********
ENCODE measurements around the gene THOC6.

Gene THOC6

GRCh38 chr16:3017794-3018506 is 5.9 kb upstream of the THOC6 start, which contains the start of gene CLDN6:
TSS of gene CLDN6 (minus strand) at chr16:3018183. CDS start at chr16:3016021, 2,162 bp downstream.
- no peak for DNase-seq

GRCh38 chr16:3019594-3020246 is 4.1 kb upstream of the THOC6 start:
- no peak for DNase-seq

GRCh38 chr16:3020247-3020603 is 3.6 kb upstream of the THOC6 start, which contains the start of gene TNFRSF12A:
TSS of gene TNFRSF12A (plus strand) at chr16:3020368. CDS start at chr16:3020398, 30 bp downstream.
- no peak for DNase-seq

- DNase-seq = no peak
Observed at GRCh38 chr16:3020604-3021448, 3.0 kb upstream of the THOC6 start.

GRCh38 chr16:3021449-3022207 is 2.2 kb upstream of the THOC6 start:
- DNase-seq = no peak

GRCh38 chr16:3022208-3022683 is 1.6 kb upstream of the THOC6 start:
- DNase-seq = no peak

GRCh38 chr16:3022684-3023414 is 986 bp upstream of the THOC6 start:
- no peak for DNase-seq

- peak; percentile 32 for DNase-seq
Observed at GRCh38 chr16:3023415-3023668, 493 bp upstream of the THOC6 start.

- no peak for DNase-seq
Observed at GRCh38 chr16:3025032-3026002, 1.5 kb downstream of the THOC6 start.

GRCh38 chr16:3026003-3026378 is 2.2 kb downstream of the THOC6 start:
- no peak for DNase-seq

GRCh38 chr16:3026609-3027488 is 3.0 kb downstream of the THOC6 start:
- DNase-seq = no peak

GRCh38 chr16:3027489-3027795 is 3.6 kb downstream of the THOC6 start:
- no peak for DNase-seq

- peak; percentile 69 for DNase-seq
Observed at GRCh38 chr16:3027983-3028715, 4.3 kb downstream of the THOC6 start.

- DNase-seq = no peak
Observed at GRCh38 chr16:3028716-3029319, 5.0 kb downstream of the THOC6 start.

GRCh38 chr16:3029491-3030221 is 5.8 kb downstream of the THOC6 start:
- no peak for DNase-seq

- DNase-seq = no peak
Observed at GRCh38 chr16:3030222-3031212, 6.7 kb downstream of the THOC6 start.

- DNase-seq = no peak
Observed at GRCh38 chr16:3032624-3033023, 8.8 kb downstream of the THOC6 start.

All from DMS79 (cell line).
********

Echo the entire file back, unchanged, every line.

ENCODE measurements around the gene THOC6.

Gene THOC6

GRCh38 chr16:3017794-3018506 is 5.9 kb upstream of the THOC6 start, which contains the start of gene CLDN6:
TSS of gene CLDN6 (minus strand) at chr16:3018183. CDS start at chr16:3016021, 2,162 bp downstream.
- no peak for DNase-seq

GRCh38 chr16:3019594-3020246 is 4.1 kb upstream of the THOC6 start:
- no peak for DNase-seq

GRCh38 chr16:3020247-3020603 is 3.6 kb upstream of the THOC6 start, which contains the start of gene TNFRSF12A:
TSS of gene TNFRSF12A (plus strand) at chr16:3020368. CDS start at chr16:3020398, 30 bp downstream.
- no peak for DNase-seq

- DNase-seq = no peak
Observed at GRCh38 chr16:3020604-3021448, 3.0 kb upstream of the THOC6 start.

GRCh38 chr16:3021449-3022207 is 2.2 kb upstream of the THOC6 start:
- DNase-seq = no peak

GRCh38 chr16:3022208-3022683 is 1.6 kb upstream of the THOC6 start:
- DNase-seq = no peak

GRCh38 chr16:3022684-3023414 is 986 bp upstream of the THOC6 start:
- no peak for DNase-seq

- peak; percentile 32 for DNase-seq
Observed at GRCh38 chr16:3023415-3023668, 493 bp upstream of the THOC6 start.

- no peak for DNase-seq
Observed at GRCh38 chr16:3025032-3026002, 1.5 kb downstream of the THOC6 start.

GRCh38 chr16:3026003-3026378 is 2.2 kb downstream of the THOC6 start:
- no peak for DNase-seq

GRCh38 chr16:3026609-3027488 is 3.0 kb downstream of the THOC6 start:
- DNase-seq = no peak

GRCh38 chr16:3027489-3027795 is 3.6 kb downstream of the THOC6 start:
- no peak for DNase-seq

- peak; percentile 69 for DNase-seq
Observed at GRCh38 chr16:3027983-3028715, 4.3 kb downstream of the THOC6 start.

- DNase-seq = no peak
Observed at GRCh38 chr16:3028716-3029319, 5.0 kb downstream of the THOC6 start.

GRCh38 chr16:3029491-3030221 is 5.8 kb downstream of the THOC6 start:
- no peak for DNase-seq

- DNase-seq = no peak
Observed at GRCh38 chr16:3030222-3031212, 6.7 kb downstream of the THOC6 start.

- DNase-seq = no peak
Observed at GRCh38 chr16:3032624-3033023, 8.8 kb downstream of the THOC6 start.

All from DMS79 (cell line).